I went to #StorylineConf which to the rest of the world is just Storyline Conference in Chicago but those of us who were there and on twitter it was basically Christmas as one of my new friends put it. That hashtag brought people together and it got a little nutty. I don't think I've been on twitter that much and for an actual useful event...ever. At one point I actually hunted down a guy (I didn't know) from International Justice Mission on twitter and told him to meet me by the balloons in the lobby, all creepy-like. I wasn't trying to be weird and I think he was used to it being tied to D.C. and cool but he informed me I have trouble with landmarks. I guess the balloons where near impossible to find. Lesson: I should not be a spy with secret meets after all.
In no particular order, here were some other highlights:
-meeting new friends including friends in real life a.k.a. Beth from Simply Beth. This was one of my most faves. She picked me up at the airport when I got to town, y'all. She'd never met me, only through blogging. Still, there she was to as the first face I saw when I got to Chicago. This older gentleman I sat next to on the airplane going up there -- who I kept referencing a lot over the weekend -- said that must say something about my life if I'm having an electronic, e-friend (what does that even mean?!) come pick me up, but actually I think it says more about her.
-oh, and no big deal, I didn't have to get one cab ride while I was in the city. Seems like a small thing but I was trusting God with this whole trip from the start. I didn't think I'd have finances or time off to go, but God kept providing. The weekend was so relaxing and I know that played a part.
-I got to ride a train for the first time in years! I like trains more than I do cars and I've missed them.
I also get a thrill out of jumping on the train at the last possible second. I was in the hotel shuttle and the gps told me we would arrive the exact minute the train left and I think the words "can we try and hustle, we have one minute?!" came out of my mouth. No shame.
(this proves I got on the train)
-I got to see Chicago with my cousin. We had fun. She noticed I was all kinds of sentimental after that conference. She took me on a walk before we high tailed it back to the airport, this time by car. At one point, she was going to throw me on another train but that didn't work either. Are we seeing a theme?
I only wonder what my daily life would be like if I lived in a bigger city.
I didn't even tell you anything about the actual conference yet.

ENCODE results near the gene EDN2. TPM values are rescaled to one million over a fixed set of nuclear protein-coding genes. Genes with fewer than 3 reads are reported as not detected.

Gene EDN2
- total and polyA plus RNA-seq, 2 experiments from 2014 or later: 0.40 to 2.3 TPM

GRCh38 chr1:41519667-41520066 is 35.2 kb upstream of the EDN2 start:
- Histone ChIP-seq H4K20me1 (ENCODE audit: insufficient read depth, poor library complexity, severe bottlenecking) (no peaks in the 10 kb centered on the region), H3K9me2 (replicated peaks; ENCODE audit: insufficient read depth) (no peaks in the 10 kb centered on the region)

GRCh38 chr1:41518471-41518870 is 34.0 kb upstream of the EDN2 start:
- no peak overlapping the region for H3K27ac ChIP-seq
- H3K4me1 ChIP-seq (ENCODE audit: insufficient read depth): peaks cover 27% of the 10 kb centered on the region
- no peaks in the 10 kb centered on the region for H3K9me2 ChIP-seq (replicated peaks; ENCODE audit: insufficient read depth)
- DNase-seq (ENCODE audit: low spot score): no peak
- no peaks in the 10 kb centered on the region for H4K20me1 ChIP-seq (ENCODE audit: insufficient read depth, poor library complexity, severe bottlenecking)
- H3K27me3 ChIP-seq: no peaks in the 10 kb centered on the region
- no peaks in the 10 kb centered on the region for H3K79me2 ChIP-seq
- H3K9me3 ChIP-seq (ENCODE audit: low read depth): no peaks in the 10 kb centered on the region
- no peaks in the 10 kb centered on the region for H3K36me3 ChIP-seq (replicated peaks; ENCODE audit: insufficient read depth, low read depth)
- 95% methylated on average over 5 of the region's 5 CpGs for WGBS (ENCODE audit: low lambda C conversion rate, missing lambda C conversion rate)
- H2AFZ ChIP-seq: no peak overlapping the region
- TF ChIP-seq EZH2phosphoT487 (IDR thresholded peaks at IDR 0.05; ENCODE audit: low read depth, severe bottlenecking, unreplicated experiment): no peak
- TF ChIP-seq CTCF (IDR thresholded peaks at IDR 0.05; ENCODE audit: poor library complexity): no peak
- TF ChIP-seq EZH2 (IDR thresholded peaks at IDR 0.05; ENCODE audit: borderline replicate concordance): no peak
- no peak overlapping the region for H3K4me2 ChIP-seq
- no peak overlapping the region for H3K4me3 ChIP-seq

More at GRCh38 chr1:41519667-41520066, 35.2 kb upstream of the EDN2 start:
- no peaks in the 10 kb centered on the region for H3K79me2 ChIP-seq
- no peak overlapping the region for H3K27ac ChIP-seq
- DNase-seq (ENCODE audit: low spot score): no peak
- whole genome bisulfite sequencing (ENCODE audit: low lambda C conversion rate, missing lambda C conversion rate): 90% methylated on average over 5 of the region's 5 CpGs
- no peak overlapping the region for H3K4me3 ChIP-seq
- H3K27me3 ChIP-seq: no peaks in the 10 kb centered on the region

This is why I am writing a book about my everyday encounters with interesting people. It lights me up and gives me energy and I forget to tell you where the momentum behind it came from.
All the stories, all the wisdom. Donald Miller. Shauna Niequist. Scott Hamilton. Bob Goff. They left me on an inspiration high.
I've been writing my 'book' about people and encounters and experiences with strangers, the unplanned kind, for awhile now. It seems to happen daily, but I've just started incorporating it into story.
Problem is, I can write a book in my head for years. Eight years even. That's how long Don Miller says he might need to process something while someone like Bob Goff is out doing it after the first second. He doesn't wait.
I am not a waiter on everything, but I do let ideas sit and go stagnate. For what?
I may need more time to discover all that the conference was teaching me and that's okay. I know I need time to sit with ideas that are meaningful to me.
BUT, it's not okay that life keeps happening and I am letting moments pass by that I know I'm supposed to write down.
As I was leaving on the train, two guys from behind me tapped me on the shoulder and asked me where I was going. The luggage was a dead giveaway. One of them was obviously drinking and me from a few years ago would have just moved along. Who has time for a conversation that could just get weird? By the end of it, though, like every other time I've decided to engage with someone who is willing to talk, I'm happy I did. Turns out they sell insurance to mega churches and we got on the topic of spirituality and Jesus. Jesus and beer and a train makes for deep conversation somehow. And they asked about my writing because they wondered why I was in Chicago and nonchalantly I let them know they might be included in a book someday.
Someday is a joke. I repeat. Someday is a joke!
They tell me they are going to look for it in a year and set some kind of alarm or scheduled appointment on their phones.
I get nervous. I know I can't wait eight years now but a year is a very short time.
I need a little wiggle room, I plead with these strangers.
"What if I'm not done by then?"
What if you really look me up and I'm an epic fail is what I really mean.
It's in their phone. I gave them the predicted name of the book. If I keep this up I am going to have 87 disgruntled new friends, I think to myself.
"It's okay," Paul tells me (always learn their names, I realize after I talked with direction-guy tonight, or you will give them nicknames). "I'll just push it back a year. We'll look again."
Something changed in me at that moment. I told my friend later that all of a sudden it became 'our book'
Umm...that's too deep, she said. These are strangers...
I laughed. Yep. There I go again.
All kinds of sentimental.